Do you know anybody who has turned away from Christ’s message of freedom ONLY through Jesus and exchanged it for some things they must do, at least in part, in order to be saved? Good works? Confession to a priest, perhaps? Holy days of obligation, anyone? I don’t mean to pick on the Catholic religion. There are other religions that also require these types of actions.
And – don’t hear me say that good works are wrong. James has a good message on this in his book. But, works without faith are simply worthless acts when it comes to salvation. We cannot be saved by fleshly circumcision – just like we cannot be saved by our own good works. If that was the case, Jesus Christ would not have had to die on the cross.
For me today:
Don’t worry about anything; instead, pray about everything. Tell God what you need, and thank him for all he has done. (Philippians 4:6 NLT)
Don’t worry about anything. Worth meditating on through Jesus. Difficult for me to do now, but much easier than the old me! That’s progress, I suppose.
Here’s the reward:
Then you will experience God’s peace, which exceeds anything we can understand. His peace will guard your hearts and minds as you live in Christ Jesus. (Philippians 4:7 NLT)
I need His peace to guard my heart and mind.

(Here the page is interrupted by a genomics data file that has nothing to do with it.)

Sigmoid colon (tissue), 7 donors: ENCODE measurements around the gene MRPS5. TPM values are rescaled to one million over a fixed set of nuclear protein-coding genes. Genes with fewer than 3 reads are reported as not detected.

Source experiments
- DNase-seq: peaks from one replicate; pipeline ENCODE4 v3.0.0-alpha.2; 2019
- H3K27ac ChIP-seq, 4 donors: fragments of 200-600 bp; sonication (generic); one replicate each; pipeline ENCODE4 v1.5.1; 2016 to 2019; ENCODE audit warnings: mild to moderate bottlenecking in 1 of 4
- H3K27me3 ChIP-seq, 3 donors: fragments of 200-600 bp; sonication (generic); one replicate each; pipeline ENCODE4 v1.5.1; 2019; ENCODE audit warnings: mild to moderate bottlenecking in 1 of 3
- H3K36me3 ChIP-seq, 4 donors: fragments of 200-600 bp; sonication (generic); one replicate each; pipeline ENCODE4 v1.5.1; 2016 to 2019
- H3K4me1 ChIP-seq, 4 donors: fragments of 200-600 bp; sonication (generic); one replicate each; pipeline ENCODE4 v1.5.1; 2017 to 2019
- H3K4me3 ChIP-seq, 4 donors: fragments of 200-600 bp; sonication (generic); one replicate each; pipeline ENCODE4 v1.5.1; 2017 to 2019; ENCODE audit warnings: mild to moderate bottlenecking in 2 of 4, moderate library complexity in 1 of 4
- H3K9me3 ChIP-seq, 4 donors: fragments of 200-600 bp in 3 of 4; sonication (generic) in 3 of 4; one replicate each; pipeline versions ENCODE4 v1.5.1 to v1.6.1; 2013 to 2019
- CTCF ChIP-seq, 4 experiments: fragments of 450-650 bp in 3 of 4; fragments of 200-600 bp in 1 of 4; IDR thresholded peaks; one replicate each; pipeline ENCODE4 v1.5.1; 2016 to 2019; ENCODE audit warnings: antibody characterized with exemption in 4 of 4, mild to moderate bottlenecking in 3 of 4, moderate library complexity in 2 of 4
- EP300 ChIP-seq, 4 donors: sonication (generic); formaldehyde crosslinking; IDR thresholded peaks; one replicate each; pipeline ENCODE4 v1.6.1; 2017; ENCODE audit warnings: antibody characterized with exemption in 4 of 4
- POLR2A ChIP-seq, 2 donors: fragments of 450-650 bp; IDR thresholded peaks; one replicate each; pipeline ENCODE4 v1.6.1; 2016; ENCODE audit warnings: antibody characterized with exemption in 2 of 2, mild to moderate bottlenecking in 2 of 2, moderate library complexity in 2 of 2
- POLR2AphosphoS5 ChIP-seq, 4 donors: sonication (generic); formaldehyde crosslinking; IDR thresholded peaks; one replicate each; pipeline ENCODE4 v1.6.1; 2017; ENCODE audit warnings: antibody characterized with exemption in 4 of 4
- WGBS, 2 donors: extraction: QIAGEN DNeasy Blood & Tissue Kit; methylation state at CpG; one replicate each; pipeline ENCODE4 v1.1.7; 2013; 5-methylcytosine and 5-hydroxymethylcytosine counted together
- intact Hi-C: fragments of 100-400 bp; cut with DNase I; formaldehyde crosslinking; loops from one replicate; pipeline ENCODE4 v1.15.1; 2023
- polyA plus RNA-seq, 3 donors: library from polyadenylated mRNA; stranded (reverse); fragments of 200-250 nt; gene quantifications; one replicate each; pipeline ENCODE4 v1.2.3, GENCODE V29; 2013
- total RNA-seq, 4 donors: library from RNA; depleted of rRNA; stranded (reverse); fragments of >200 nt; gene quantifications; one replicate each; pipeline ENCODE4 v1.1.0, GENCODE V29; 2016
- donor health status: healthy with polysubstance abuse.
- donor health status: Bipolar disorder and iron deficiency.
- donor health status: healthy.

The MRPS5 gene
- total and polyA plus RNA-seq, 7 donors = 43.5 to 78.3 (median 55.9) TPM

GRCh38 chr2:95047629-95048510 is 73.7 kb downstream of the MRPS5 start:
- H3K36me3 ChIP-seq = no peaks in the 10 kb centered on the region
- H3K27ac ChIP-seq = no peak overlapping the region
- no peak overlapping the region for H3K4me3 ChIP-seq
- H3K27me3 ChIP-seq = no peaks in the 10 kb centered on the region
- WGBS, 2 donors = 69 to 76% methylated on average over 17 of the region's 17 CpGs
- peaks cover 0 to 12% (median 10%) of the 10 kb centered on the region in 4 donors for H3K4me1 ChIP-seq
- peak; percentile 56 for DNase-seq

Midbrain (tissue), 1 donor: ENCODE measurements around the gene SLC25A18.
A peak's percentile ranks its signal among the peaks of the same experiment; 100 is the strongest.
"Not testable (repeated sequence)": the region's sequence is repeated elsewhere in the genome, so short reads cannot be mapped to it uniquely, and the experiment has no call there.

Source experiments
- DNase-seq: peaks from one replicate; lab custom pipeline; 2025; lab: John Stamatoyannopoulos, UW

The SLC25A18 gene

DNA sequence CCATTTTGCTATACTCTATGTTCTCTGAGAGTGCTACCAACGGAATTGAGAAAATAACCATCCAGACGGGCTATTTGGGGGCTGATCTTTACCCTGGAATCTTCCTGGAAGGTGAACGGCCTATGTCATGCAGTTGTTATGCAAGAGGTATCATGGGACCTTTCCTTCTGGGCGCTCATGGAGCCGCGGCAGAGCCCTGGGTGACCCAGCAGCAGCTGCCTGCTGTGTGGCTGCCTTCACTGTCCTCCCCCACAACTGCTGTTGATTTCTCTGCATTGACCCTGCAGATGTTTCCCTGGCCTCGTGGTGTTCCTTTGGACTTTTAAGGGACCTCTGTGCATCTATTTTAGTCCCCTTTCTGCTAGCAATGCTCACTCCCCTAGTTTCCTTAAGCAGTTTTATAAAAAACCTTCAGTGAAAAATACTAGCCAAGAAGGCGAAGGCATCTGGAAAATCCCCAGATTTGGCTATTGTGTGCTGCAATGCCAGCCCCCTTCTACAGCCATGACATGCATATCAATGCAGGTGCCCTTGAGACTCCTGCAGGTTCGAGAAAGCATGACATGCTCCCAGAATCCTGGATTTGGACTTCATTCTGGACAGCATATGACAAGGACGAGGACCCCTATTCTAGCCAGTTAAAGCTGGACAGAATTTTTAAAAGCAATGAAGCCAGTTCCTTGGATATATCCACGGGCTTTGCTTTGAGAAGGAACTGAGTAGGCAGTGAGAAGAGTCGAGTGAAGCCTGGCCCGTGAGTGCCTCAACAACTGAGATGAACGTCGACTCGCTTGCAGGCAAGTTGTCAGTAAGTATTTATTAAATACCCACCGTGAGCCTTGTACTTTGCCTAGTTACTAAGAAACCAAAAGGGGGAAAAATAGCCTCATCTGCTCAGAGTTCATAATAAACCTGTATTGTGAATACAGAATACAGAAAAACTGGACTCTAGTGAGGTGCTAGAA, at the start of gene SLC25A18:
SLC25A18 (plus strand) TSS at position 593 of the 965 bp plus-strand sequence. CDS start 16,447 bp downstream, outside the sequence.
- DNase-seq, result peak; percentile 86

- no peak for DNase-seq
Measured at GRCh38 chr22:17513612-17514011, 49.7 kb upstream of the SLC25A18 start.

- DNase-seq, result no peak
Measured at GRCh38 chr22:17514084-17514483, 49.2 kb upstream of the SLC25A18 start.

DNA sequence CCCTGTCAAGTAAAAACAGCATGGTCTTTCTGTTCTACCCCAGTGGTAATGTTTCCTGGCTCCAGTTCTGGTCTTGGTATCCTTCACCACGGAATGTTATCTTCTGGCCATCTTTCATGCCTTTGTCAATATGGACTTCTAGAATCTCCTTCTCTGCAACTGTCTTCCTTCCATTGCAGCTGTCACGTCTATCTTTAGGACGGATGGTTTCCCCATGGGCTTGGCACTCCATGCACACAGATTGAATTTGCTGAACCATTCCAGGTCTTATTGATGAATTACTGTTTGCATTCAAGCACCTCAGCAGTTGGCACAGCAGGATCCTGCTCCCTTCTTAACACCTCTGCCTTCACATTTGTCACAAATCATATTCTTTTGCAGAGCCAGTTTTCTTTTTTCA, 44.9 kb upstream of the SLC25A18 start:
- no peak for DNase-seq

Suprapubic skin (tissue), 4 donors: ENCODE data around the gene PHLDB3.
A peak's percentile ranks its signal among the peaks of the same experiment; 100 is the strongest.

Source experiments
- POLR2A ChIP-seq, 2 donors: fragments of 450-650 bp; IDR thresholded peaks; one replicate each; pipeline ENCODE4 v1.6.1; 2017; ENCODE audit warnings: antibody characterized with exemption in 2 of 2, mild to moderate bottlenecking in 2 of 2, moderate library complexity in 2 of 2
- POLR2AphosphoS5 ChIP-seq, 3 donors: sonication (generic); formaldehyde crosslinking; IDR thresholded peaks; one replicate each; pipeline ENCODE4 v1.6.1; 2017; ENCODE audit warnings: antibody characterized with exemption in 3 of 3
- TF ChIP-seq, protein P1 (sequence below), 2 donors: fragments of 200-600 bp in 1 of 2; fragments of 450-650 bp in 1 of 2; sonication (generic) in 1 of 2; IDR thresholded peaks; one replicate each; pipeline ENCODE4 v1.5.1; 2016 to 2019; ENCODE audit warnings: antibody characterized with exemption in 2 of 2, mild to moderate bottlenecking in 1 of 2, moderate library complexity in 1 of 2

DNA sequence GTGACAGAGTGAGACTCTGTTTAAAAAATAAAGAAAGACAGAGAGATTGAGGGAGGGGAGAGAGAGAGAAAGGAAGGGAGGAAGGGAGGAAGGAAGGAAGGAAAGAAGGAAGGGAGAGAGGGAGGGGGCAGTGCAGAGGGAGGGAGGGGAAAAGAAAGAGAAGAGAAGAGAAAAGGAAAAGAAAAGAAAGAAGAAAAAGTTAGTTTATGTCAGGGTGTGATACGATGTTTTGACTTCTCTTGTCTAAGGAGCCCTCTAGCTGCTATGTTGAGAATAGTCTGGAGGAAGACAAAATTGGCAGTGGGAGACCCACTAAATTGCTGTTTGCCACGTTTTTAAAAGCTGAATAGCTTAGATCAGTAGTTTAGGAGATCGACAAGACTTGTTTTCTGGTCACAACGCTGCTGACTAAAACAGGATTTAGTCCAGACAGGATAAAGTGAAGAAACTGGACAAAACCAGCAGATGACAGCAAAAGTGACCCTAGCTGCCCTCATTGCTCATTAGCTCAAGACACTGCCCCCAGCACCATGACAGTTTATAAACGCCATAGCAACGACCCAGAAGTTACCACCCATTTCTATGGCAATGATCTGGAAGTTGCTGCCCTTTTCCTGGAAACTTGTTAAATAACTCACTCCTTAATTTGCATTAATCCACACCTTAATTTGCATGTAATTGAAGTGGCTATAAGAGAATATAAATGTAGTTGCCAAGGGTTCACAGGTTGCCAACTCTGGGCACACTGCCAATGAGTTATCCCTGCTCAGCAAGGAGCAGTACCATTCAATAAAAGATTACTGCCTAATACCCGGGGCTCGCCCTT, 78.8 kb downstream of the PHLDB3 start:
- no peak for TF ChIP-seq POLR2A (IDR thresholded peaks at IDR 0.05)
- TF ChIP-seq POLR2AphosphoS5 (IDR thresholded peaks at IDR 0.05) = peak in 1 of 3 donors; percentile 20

I am reminded of another verse:
Guard your heart above all else,
for it determines the course of your life. (Proverbs 4:23 NLT)
Another translations says:
Above all else, guard your heart,
for everything you do flows from it. (Proverbs 4:23 NIV)
So… I am going to work on not worrying today. How ’bout you?
While reading in Acts today, there was a line that really stuck out in the story of when Peter and John were arrested and jailed. Look at Acts 4:13:
“The members of the council were amazed when they saw the boldness of Peter and John, for they could see that they were ordinary men who had had no special training.”
Remind you of anybody? I’ve grown up wondering why God chose me to lead anyone or anything. I am ordinary. I have no special training. Yet, I continue to find myself talking about God or leading worship.
I wonder how many more feel the way I do.
Look at how many were converted as a result of Peter’s ability (willingness?) to be used by God to heal the beggar at the gate. Five thousand were added that day, not including women and children!